Women, of course, also have reason to grow weary of patriarchy, particularly when men themselves are no longer upholding their patriarchal duties. Historian Suzanne Cross notes that during the decades of Rome’s civil wars, Roman women of all classes had to learn how to do without men for prolonged periods, and accordingly developed a new sense of individuality and independence. Few women in the upper classes would agree to a marriage to an abusive husband. Adultery and divorce became rampant.

Often, all that sustains the patriarchal family is the idea that its members are upholding the honor of a long and noble line. Yet, once a society grows cosmopolitan, fast-paced, and filled with new ideas, new peoples, and new luxuries, this sense of honor and connection to one’s ancestors begins to fade, and with it, any sense of the necessity of reproduction. “When the ordinary thought of a highly cultivated people begins to regard ‘having children’ as a question of pro’s and con’s,” Oswald Spengler, the German historian and philosopher, once observed, “the great turning point has come.


There's more. I found it interesting if not completely convincing.

terrye said...

Patriarchy can often be very dismissive of women like myself who can not have children.

After all what good are we?

truepeers said...

Well, slightly ot, but there is a baby boom going on in Calgary, and the usual suspects cannot fully account for it:

Like clockwork, nine months after the Calgary Stampede and the NHL playoffs, hospitals in this city prepare for a rush in the maternity wards.

But now, a year-round baby boom with no sign of ending has hit Calgary, crowding hospital rooms and nurseries as health-care officials consider sending city women to rural hospitals as they wait for more beds to be added to an overburdened system.


Globe and Mail

Rick Ballard said...

"I would say a patriarchal culture is one in which people know the value in loving the father (or similarly, a strong, principled mother) and emulating him/her, as much as it is anything to do with the father ruling the women."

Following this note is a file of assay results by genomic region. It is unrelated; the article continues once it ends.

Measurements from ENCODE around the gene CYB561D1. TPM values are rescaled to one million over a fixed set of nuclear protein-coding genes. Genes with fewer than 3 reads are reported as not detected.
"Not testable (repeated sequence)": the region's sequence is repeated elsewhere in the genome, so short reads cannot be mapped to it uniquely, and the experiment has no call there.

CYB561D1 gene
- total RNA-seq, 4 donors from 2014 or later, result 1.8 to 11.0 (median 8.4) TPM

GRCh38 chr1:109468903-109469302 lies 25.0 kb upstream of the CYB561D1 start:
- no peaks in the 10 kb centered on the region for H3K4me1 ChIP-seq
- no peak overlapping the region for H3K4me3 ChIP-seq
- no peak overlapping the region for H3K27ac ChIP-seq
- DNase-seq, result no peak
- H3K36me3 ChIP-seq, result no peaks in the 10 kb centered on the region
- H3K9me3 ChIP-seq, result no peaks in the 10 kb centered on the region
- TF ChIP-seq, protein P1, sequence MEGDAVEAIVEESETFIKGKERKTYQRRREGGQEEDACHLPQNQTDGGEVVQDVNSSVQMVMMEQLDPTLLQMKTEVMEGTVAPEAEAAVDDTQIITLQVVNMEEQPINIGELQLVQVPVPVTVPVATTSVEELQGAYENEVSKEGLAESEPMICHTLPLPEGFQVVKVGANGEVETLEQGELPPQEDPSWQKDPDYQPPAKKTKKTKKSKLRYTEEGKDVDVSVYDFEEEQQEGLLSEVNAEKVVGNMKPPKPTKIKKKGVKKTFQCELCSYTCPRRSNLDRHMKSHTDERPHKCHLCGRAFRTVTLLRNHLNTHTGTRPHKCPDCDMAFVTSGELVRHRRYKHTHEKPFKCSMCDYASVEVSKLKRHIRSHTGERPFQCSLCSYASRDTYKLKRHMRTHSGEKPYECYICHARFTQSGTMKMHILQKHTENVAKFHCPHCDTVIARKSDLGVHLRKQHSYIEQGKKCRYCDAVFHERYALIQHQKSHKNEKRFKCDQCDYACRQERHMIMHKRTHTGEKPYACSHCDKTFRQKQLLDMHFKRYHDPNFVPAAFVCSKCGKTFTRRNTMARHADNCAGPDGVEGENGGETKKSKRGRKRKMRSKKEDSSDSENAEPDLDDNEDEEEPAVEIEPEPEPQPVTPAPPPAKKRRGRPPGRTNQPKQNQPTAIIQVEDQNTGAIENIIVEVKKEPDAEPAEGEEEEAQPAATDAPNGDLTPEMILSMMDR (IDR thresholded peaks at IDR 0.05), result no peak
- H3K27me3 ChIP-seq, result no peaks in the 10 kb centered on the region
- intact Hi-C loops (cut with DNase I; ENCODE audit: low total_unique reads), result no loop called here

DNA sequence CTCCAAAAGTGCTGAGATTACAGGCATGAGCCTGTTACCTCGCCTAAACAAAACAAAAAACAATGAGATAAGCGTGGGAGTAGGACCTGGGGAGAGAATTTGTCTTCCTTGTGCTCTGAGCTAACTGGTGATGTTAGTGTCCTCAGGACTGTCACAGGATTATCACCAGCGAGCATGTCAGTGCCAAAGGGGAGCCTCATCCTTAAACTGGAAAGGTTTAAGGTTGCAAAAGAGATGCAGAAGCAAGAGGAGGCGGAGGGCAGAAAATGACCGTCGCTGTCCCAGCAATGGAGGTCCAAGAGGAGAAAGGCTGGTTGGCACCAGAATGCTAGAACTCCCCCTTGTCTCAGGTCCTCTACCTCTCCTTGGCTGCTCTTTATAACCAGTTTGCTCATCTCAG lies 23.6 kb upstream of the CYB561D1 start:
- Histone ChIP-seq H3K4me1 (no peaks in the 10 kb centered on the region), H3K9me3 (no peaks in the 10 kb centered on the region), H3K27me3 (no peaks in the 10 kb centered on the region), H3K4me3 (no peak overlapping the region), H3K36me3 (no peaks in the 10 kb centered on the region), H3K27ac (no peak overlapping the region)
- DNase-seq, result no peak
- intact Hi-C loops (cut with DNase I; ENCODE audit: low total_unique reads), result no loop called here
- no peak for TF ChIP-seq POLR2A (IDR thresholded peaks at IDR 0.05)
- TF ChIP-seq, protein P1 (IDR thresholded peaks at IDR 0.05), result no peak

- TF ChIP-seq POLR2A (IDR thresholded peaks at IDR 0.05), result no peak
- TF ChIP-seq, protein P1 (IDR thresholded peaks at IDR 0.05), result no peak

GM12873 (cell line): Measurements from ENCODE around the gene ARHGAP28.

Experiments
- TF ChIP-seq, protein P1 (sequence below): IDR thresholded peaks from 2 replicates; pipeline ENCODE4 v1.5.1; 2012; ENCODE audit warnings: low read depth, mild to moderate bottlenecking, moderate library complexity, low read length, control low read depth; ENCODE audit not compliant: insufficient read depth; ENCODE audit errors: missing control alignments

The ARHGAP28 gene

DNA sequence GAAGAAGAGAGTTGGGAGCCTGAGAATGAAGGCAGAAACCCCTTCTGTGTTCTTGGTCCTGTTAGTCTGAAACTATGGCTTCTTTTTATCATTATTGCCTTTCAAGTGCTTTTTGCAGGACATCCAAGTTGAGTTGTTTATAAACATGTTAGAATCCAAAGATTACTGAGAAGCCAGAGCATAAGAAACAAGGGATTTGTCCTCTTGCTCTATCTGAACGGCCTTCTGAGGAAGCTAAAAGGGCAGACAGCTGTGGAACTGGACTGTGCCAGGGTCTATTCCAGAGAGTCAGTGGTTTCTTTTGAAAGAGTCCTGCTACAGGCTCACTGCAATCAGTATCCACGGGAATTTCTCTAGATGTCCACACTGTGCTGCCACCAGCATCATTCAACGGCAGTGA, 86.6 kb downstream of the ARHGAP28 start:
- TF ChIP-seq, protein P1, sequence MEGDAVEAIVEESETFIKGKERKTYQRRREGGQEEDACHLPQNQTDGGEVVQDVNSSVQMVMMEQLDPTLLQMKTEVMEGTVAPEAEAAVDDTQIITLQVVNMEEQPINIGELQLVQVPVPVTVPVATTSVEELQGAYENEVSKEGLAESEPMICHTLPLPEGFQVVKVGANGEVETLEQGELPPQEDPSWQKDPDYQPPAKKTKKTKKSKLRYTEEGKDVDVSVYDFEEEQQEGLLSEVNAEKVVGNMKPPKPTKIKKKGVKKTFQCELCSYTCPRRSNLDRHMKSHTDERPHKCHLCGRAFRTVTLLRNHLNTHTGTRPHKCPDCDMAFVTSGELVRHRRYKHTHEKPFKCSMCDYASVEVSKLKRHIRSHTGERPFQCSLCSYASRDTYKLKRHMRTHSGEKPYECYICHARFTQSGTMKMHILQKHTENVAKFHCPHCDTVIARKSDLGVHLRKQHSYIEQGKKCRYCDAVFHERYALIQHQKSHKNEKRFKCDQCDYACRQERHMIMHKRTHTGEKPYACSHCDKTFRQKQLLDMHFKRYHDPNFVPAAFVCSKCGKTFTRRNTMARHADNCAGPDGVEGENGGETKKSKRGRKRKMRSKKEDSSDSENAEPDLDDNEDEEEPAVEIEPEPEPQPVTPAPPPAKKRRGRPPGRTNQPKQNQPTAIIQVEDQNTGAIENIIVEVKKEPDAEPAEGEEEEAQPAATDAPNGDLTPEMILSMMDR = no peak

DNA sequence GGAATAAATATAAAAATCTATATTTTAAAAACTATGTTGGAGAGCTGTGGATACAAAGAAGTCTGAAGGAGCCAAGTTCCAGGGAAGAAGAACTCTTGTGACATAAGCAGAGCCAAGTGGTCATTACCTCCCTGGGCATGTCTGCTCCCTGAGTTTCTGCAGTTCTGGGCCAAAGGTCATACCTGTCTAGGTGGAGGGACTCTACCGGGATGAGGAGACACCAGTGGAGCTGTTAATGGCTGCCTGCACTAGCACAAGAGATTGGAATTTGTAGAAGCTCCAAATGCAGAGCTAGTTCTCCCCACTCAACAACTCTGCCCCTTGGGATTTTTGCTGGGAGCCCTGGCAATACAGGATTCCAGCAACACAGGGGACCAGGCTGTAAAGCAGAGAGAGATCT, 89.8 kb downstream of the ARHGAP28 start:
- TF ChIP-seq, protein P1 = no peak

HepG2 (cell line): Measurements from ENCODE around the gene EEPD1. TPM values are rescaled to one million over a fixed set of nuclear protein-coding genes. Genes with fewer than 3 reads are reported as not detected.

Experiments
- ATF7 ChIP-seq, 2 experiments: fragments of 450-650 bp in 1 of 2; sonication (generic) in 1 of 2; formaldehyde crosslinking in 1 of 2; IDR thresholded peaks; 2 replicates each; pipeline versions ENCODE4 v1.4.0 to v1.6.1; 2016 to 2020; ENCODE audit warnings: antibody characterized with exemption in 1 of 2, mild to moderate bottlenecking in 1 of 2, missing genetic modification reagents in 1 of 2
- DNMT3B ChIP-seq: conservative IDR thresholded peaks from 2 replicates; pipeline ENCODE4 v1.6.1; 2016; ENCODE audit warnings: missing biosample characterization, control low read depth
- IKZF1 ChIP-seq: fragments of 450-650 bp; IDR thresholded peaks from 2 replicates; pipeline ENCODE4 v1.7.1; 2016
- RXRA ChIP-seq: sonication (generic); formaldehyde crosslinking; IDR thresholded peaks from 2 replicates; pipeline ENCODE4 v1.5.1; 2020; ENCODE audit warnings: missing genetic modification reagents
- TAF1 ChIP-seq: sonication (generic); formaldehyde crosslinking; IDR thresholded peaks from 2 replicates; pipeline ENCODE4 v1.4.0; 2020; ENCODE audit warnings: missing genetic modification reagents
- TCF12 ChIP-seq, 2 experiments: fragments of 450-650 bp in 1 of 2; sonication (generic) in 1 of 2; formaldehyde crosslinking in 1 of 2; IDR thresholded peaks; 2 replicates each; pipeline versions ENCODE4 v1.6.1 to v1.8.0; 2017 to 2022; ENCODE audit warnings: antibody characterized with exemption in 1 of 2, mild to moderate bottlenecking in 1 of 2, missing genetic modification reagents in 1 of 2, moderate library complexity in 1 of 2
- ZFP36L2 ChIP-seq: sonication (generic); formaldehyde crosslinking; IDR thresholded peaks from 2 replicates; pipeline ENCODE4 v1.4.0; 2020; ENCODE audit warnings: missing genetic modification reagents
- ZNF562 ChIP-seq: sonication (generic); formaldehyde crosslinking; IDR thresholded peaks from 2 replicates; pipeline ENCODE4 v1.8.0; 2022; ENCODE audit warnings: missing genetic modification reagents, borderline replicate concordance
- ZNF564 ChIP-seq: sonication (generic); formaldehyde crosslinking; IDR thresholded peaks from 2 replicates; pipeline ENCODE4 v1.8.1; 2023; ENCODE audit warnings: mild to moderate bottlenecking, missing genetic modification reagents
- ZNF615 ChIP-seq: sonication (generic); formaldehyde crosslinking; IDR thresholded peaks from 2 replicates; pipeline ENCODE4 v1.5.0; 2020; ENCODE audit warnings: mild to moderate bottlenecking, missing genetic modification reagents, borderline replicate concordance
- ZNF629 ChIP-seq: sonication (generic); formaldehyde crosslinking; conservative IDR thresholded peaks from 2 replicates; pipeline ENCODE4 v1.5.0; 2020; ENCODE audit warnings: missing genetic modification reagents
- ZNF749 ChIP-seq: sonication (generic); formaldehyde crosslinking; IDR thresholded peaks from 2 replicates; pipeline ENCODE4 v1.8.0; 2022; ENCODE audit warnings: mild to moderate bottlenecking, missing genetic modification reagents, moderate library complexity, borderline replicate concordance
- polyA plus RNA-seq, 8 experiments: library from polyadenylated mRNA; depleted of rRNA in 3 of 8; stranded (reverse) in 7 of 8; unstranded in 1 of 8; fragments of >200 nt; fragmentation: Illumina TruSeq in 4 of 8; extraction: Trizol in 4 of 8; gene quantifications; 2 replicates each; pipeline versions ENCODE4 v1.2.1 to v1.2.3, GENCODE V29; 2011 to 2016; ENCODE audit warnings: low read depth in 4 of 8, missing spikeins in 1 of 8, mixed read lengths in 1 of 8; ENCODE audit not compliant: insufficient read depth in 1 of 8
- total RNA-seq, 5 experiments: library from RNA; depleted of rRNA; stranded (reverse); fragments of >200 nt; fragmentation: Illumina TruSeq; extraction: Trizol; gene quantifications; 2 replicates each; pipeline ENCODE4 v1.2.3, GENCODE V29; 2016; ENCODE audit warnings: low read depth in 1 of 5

The commandment is 'honor' both. Love is somewhat tenuous, emotionally rather than rationally bound. Honor reflects an assessment of either a mother's or a father's attention to duty. It is a prescriptive rather than proscriptive commandment, it is the only (by most accounts) prescriptive commandment and thus very unusual and it places the woman before the man - mother antecedent to father.

Modern concepts of "love" derive from one (or another) of the Greek usages and are artifacts of modernity. Love and marriage (according to Greek usage) are really not even relateable when eros is part of the calculation.

It's a shame that the commandments cannot be taught to and understood by more children. Either as Mosaic law or Christian doctrine - it doesn't make any difference. Reflection on their meaning would rid us of some the ridiculous assertions concerning patriarchy espoused by Hegelian rationalists.

Knucklehead said...

We'll find something for you, Terrye, you're special. It's those other women who ain't prego that we won't tolerate. ;)

Joking aside I suspect that a modern, westernish society could come to grips with women who cannot or do not have children much better than we could have even a couple generations ago. To survive though, over the long haul, we probably do need to be more patriarchal. The nature of the patriarchy would, I suspect, be "kinder and gentler" than the good ol' days.

The point of his article, as far as I've figured it out, is actually a somewhat obvious one. Only societies which are interested in preserving, protecting, and expanding themselves have any long term hope for success. The methods of accomplishing that are, well, patriarchal. That's one of the things to worry about re: western culture in general. There seems to be no overwhelming, or even strong, desire to preserve, protect, and expand.

It also goes a ways toward explaining why Islamic society has been having such a dandy time these past few decades.

Here's another interesting little article in FP, The Geopolitics of Sexual Frustration.

terrye said...

knuck:

I read a long time ago that scientists felt Neanderthals had a cohesive society. They came to this conclusion because fossil remains indicated that someone took care of the injured and the old. When people take care of those who can not care for themselves, such as the sick and old and the children it indicates a need to keep a group intact and survive as a unit. That is society.

terrye said...
This comment has been removed by a blog administrator.
chuck said...

Have you seen The Return of Patriarchy in Foreign Policy?

Yeah, I was telling folks the same thing 35 years ago. Anyway, the article is fun but kinda fluffy and fact free, sorta Jared Diamond redux. When it comes to demographics nothing beats numbers and detail, 'cause it ain't a simple thing and needs honest to god investigation. Sounds like a job for Morgan ;)